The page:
Ethikos Weekly Editor’s Picks – April 8, 2014

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Ethikos Weekly Editor’s Picks

Examining ethics and compliance issues in business since 1987
www.ethikospublication.org

Editor’s Top Choice:

Who cares about ethics?
Meredith McGehee, Policy Director for the Huffington Post writes, “This past Sunday, theWashington Post ran an op-ed by one of their editors, Hilary Krieger, asking whether ‘a little corruption should matter to voters.’ She reported that D.C. incumbent mayoral candidate Vincent Gray has won her over, despite his ethical and campaign finance challenges. And she goes on to make the case that we may have tipped too far toward concern about ethical standards for public officials at the expense of good stewardship and the ability to ‘getting results in a fractious system.’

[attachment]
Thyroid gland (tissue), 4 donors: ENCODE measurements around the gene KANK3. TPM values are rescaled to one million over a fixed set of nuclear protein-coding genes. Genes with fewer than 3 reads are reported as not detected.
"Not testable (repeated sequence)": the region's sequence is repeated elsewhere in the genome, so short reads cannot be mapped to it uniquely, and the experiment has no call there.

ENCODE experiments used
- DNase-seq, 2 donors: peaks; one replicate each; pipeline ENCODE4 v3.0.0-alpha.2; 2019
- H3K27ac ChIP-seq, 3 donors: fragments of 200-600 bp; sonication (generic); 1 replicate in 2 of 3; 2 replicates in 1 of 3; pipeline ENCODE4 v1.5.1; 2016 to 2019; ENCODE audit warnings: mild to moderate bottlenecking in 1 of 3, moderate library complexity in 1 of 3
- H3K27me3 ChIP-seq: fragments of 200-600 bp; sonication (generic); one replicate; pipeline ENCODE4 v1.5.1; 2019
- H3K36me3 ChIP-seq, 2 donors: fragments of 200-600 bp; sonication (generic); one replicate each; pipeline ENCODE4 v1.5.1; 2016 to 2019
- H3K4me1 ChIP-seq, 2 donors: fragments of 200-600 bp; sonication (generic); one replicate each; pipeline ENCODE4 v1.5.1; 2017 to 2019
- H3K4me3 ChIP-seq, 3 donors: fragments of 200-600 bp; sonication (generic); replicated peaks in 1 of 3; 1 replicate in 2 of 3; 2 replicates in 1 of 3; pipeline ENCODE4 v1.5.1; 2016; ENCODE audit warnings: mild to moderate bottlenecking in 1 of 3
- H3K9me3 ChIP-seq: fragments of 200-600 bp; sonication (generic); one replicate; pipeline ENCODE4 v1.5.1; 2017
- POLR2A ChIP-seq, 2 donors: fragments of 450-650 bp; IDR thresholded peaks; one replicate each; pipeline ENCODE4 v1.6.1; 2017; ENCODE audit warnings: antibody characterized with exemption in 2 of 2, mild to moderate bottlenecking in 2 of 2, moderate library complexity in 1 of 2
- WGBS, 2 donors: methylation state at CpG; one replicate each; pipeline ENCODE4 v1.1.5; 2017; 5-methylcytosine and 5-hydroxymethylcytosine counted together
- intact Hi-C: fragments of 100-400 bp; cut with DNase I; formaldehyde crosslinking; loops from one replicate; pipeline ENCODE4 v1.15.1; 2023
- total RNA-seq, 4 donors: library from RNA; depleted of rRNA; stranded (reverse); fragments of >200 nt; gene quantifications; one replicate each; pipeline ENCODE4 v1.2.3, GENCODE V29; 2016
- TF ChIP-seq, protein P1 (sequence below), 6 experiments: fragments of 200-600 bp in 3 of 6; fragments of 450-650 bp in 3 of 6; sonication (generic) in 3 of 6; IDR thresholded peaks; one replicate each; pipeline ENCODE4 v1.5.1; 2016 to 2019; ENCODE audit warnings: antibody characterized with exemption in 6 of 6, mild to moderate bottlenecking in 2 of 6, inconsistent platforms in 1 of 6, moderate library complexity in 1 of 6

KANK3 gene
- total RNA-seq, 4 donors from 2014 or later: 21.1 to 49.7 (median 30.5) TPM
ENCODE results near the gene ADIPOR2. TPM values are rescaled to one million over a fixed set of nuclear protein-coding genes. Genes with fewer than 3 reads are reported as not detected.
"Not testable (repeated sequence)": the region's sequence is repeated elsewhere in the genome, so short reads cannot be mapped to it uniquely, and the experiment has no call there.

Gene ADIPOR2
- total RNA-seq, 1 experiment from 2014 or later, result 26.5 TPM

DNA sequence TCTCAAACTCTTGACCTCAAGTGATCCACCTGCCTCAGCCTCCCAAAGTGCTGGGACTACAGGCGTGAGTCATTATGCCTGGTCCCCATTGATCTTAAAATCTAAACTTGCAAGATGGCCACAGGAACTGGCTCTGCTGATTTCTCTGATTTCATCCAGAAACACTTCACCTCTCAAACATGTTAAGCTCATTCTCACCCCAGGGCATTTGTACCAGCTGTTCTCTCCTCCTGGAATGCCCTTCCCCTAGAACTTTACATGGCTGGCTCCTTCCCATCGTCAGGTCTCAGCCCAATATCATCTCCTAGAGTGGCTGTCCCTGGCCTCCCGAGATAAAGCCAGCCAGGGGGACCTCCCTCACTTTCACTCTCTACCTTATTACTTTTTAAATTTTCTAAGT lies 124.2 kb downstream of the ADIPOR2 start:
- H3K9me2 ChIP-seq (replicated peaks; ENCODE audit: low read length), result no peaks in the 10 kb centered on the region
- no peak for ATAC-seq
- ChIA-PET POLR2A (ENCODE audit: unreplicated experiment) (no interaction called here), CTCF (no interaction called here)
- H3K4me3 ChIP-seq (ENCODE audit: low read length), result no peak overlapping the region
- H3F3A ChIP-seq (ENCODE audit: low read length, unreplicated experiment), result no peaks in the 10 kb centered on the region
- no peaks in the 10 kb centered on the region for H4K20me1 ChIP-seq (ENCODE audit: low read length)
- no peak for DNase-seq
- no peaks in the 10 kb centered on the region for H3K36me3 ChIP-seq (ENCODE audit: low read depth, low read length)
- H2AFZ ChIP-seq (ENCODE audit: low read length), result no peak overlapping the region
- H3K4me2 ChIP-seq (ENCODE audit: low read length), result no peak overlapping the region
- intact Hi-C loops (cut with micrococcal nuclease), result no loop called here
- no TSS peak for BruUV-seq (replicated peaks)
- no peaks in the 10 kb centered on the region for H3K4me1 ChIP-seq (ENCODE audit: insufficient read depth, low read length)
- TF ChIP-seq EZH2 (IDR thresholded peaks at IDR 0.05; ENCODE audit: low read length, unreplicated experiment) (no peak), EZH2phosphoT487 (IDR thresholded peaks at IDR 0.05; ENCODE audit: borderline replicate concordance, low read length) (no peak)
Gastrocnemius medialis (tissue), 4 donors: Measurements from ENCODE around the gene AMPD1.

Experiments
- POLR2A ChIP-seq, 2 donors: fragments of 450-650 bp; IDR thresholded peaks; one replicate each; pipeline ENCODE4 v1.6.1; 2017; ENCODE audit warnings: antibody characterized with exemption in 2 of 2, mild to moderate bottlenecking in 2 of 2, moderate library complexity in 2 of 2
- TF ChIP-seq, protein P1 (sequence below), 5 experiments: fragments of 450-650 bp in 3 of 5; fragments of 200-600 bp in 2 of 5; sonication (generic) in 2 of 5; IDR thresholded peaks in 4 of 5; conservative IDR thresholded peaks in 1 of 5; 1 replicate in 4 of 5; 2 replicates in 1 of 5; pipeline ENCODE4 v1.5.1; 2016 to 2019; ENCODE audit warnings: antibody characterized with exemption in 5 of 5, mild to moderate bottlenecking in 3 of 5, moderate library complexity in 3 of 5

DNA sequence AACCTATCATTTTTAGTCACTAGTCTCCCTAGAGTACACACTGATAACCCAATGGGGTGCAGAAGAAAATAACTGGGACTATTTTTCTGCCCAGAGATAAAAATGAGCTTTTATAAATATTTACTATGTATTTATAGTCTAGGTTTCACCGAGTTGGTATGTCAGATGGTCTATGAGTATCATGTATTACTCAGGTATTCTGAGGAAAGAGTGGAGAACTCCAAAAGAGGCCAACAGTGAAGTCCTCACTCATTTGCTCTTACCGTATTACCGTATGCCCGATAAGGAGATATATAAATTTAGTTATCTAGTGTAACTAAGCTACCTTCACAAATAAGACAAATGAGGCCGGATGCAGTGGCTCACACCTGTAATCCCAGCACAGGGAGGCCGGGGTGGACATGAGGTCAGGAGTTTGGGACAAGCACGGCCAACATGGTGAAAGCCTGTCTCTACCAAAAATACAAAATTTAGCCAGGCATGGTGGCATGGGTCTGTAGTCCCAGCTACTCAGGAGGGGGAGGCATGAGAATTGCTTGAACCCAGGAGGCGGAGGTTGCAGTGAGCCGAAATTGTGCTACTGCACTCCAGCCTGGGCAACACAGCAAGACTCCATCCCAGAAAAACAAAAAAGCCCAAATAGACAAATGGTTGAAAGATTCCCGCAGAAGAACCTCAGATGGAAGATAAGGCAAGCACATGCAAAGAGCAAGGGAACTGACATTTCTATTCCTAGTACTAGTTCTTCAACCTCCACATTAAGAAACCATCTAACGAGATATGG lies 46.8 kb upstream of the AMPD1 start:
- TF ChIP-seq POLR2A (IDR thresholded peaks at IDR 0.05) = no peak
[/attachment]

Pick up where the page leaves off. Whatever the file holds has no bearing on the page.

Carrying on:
It is dismaying to see such a high-profile defense of low standards of ethical behavior for public officials. Those of us who have worked on ethics in politics know all too well that the public can often be inattentive or agnostic when confronted with stories about the ethical misbehaviors of their elected officials. The most logical explanation for this reaction is the low expectations that most Americans already have for their public (and especially, elected) officials – a streak that is as American as apple pie…” Read more


Other Featured Picks of the Week

Reinforcing a culture of integrity in your workforce

From Aarti Maharaj, contributor to The FCPA Blog, “Amid the string of corporate scandals that has left behind a climate of suspicion, corporate leaders are exploring new ways to build and maintain public trust.

According to a recent opening keynote at the Ethisphere/Thomson Reuters annual Global Ethics Summit in New York City on March 20 and 21, the key is working with the right people to avoid potential reputational risks.